SAND DUNES

Anglesey contains some of the finest examples of coastal dune ecosystems in the UK - indeed some are recognised as of international significance.

The hard rock outcrops of the west coast, reflecting the rippling geological strata of the island and the erosion of the softer rocks into bays, provide the anchorage for a series of dune systems. From small areas at Traeth Mawr near Llanfachraeth in the north and at Borth Wen, Rhoscolyn, dunes extend down the coast of Caernarfon bay, via the large, relict system at Tywyn Trewan (now mostly under a military airfield) and at Rhosneigr, to the spectacular dune fields of Tywyn Aberffraw and Newborough Warren.

Ecology of Sand Dunes

Sand dunes can develop wherever there is a supply of dry sand grains mobilised by the wind. In coastal locations they depend on a sufficiently wide beach at low tide, allowing dry sand to be picked up and blown inland. A dune grows as sand grains come to rest around obstacles on the beach such as seaweed or driftwood, behind dune ridges or around foreshore plants such as sea rocket Cakile maritima or lyme grass Leymus arenarius. The most important of these is Marram grassAmmophila arenaria, which is the main sand-binding and dune building species.

Marram grass: Ammophila arenaria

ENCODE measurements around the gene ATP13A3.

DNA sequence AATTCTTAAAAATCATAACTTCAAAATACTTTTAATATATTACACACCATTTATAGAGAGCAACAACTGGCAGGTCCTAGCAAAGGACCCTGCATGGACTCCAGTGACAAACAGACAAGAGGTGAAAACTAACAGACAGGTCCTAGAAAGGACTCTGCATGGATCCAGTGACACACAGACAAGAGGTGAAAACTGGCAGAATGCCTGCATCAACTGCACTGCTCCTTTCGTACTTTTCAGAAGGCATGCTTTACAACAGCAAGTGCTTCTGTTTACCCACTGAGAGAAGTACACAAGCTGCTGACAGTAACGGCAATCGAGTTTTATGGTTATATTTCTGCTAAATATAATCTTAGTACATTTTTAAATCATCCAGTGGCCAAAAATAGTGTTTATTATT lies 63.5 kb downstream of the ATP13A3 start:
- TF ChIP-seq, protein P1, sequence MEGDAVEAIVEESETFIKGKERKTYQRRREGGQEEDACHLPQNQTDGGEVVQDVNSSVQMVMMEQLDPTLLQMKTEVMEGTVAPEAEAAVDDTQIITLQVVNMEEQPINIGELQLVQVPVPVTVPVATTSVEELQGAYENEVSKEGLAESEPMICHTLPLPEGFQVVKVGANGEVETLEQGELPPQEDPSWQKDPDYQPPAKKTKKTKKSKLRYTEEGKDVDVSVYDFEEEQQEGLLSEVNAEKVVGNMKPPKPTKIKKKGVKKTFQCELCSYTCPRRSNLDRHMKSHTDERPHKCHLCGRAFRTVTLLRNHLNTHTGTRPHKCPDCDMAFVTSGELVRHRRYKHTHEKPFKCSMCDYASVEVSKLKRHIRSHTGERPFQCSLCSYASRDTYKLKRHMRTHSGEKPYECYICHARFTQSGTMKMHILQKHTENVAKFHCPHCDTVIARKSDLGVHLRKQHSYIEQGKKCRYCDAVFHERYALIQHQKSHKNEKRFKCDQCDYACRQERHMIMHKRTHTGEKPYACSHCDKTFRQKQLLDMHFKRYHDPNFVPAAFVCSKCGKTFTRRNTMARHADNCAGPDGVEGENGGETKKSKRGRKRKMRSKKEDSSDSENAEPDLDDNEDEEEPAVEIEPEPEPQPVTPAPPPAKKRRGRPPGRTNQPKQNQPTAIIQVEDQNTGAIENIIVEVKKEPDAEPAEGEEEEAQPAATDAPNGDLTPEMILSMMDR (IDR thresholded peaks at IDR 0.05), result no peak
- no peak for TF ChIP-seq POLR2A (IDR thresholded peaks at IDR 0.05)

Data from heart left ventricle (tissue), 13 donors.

Marram grass: Ammophila arenaria  J B Ratcliffe

Marram grass Ammophila arenaria is the primary dune building species in Europe. It colonises dunes and accumulates wind blown sand which is dropped as wind speed is reduced by obstacles. This coarse grass has an in-rolled leaf, which helps to protect it from desiccation in the dry dune environment. Its ability to grow up through accumulating sand, rooting at the leaf nodes, enables it to keep pace with dune growth. It can be planted to repair and re-vegetate eroding dunes.

Marram grass formed the basis of a mat and rope making cottage industry for many centuries at Newborough.

Dunes on an accreting shoreline may develop a series of dry ridges with intervening damp valleys or slacks. Dune ridges may also undergo periodic breakdown at erosion points leading to "blowouts" with renewed erosion of the dry sand creating a moving parabolic (curved) dune which migrates gradually inland – see aerial photo. This process also creates slacks, through the wind erosion of dry sand down to the water table.

Blow-out

This is a term used to describe the type of erosion which can occur in the body of the dune system. A breach in the vegetation cover can enable wind erosion to occur. The dry sand blows away until erosion reaches the wet sand close to the water table. At this point dune slacks may develop. The sand is redeposited – often around marram grass, in a growing new dune. These dunes typically have different shapes depending on the wind speed and direction. A pattern of such blowouts can be seen on the aerial photograph of Newborough dunes.